8. Match the WRONG side of one piece of the interior lining with the FUSIBLE side of one piece of the fusible fleece. Following the fleece manufacturer's instructions, press to fuse. Repeat with remaining piece of lining and remaining piece of fleece.
9. With exterior pieces WRONG (interfacing) side up, pinch dart lines to match them up. Pin if necessary. Beginning at the widest part, sew along the dart line, backstitching on both ends. Repeat with the other dart, and then with the darts on all remaining pieces.
After pinching the darts to match them up, sew along the dart line.
10. Clip the excess fabric from inside the darts, leaving 1/8" of fabric.
Sew the Exterior
11. With RIGHT sides touching, match the exterior pieces together so hinge marks meet. Pin if necessary. Also try to make sure darts align for neatly-finished corners.
Match exterior pieces with RIGHT sides together.
12. Starting from the hinge mark on one side, sew around the bottom edge, stopping at the hinge mark on the other side. Clip any excess fabric, especially at the corners.
Begin sewing around the bottom edge of the exterior pieces using the outer hinge mark. Sew all around the bottom until you reach the hinge mark on the other side.
13. Turn the exterior bag RIGHT SIDE OUT.
Sew the Interior Lining
14. With RIGHT sides together, match the lining pieces together so hinge marks meet. Pin if necessary. Sew lining pieces as done in Step 11 above, but leave a 3" (7.5 cm) opening at the bottom.
15. With RIGHT SIDES OUT, place purse exterior INSIDE the lining. The RIGHT sides of the exterior and lining should now be touching each other. Push the exterior in far enough, pressing especially at the bottom corners, so the flap tops match up as much as possible. Pin each flap together to hold in place.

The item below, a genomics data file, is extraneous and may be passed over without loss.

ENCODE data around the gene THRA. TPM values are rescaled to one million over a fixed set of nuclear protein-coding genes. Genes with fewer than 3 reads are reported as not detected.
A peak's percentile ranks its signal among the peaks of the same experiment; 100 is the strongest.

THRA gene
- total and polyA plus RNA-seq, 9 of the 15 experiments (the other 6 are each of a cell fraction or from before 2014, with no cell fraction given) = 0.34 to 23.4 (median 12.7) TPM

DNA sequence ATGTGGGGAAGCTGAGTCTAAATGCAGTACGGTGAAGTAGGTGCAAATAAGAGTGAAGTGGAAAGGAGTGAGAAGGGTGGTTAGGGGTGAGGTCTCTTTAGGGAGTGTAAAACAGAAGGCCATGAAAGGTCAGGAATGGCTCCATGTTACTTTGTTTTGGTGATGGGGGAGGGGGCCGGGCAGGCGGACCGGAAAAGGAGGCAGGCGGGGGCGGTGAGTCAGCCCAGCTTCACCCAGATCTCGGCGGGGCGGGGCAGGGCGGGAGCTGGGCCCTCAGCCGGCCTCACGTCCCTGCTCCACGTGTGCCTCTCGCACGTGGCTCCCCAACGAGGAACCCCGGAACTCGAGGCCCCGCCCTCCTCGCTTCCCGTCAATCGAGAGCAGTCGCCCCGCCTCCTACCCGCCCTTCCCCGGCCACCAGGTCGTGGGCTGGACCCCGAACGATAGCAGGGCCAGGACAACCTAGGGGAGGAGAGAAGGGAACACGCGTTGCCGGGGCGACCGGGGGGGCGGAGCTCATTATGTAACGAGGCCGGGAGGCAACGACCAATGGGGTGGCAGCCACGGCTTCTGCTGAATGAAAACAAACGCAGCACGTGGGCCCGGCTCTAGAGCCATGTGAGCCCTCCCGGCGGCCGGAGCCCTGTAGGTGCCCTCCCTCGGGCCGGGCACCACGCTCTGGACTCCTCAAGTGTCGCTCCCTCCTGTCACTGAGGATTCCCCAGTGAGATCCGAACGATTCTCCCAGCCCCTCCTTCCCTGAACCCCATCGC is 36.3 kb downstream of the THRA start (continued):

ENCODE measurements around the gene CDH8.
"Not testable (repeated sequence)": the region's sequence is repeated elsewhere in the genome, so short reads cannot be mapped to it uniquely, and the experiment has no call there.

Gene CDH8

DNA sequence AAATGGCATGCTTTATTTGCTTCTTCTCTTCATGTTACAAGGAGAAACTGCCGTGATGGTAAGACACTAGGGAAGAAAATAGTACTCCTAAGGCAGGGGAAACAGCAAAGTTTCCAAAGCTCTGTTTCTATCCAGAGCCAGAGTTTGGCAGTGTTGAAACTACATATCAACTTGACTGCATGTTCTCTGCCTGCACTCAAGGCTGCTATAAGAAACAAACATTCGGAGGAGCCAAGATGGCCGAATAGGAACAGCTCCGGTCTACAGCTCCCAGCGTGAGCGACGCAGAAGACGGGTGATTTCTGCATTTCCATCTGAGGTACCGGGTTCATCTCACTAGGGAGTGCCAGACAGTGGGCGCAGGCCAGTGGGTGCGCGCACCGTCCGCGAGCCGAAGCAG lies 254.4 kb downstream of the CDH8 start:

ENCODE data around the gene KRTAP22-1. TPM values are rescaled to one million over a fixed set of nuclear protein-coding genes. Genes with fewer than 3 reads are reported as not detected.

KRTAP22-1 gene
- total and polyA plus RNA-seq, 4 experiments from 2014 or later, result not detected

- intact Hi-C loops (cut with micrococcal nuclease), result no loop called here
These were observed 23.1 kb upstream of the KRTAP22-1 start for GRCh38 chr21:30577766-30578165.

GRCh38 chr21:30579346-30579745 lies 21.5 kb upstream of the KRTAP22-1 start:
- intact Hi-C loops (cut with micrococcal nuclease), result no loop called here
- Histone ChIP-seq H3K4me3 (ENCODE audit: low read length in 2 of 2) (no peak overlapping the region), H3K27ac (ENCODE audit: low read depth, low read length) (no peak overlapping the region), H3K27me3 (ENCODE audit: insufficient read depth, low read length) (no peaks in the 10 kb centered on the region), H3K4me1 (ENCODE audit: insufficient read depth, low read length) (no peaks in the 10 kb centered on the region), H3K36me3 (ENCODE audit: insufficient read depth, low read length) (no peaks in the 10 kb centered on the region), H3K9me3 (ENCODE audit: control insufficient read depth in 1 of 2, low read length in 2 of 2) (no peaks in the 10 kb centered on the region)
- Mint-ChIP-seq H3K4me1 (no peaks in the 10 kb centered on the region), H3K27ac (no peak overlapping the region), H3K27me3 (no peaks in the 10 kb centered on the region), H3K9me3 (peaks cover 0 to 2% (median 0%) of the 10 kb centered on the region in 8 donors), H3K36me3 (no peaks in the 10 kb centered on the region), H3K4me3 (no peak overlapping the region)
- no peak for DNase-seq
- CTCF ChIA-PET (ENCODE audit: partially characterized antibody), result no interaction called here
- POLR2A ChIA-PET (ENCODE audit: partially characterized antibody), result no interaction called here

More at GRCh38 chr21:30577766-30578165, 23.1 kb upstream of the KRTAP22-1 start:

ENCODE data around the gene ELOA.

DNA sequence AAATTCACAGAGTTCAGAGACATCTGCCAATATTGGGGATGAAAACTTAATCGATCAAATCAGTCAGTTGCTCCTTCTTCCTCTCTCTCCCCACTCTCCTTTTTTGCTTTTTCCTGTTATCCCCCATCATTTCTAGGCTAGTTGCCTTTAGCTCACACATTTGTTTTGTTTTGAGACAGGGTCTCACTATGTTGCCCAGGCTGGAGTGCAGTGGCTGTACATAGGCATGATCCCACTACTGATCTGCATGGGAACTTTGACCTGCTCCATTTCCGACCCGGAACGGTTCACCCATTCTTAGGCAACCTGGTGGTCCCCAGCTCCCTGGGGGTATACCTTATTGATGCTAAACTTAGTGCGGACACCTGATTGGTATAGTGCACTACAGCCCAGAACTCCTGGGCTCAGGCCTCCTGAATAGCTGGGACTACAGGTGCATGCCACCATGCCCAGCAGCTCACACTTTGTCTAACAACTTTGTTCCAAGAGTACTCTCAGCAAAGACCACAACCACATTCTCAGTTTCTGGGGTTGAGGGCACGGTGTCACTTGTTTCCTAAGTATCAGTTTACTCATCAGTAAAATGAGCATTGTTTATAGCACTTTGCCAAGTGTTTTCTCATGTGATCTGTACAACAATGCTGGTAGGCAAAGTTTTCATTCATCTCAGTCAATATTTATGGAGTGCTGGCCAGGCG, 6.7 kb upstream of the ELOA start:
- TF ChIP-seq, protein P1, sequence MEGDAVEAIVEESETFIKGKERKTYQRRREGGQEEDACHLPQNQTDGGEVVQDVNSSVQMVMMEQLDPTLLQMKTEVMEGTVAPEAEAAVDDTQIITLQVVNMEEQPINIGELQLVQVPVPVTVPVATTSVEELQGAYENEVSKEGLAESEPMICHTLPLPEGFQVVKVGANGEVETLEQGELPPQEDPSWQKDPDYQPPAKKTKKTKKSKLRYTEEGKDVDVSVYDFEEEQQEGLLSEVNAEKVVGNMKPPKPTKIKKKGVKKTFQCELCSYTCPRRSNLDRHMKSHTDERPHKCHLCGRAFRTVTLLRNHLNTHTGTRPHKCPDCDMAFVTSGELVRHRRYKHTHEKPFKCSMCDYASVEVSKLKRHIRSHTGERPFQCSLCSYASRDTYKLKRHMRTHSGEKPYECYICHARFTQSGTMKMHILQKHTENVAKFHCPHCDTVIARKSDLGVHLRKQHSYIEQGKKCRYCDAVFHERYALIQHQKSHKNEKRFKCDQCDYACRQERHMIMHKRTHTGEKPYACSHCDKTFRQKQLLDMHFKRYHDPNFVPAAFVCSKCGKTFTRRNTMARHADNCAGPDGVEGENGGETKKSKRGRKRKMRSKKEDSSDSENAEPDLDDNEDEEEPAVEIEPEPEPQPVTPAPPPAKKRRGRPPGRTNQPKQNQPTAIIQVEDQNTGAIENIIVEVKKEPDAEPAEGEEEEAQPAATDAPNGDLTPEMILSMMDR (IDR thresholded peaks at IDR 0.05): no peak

Sew the Flaps
16. Along one side of one flap, begin sewing where the stitching started on the lining. Sew all around the top of the flap, stopping where stitching starts on the other side. Repeat with other flap.
Finish Sewing the Purse
17. Pull the exterior out through the 3" opening at the bottom of the lining. Push all corners out from the inside as much as possible. Turn under a 1/4" seam on both sides of the opening and press.
18. Slip-stitch the hole in the lining to finish, and push the lining into the purse.
19. Press the whole purse, particularly the top flap edges. This will make it easier to push the flaps into the frame.
20. Apply glue to the inside to the insides of the frame.
21. Starting from the hinges, insert one flap of the purse into one side of the frame and slide it up into the corners. Use a tool like a nail file to help poke the flap into the frame, and to scrape any excess glue that might seep out from inside the frame. I find it easier to push the corners in first, then the middle, and then the areas near the hinges. Push the fabric into the frame on the exterior and the interior.
22. Wait 8 hours for the glue to completely dry and set. To tidy up, you should be able to rub off any excess glue from the frame. Then enjoy your new coin purse!
NOTE: You may use the downloaded pattern in the above instructions to make and sell your own coin purses (a credit would be appreciated!). However, the downloaded pattern and the instructions are copyright © 2014 penny candy / Amy Peppler Adams. They MAY NOT be reproduced in any form, print or electronic, without my permission.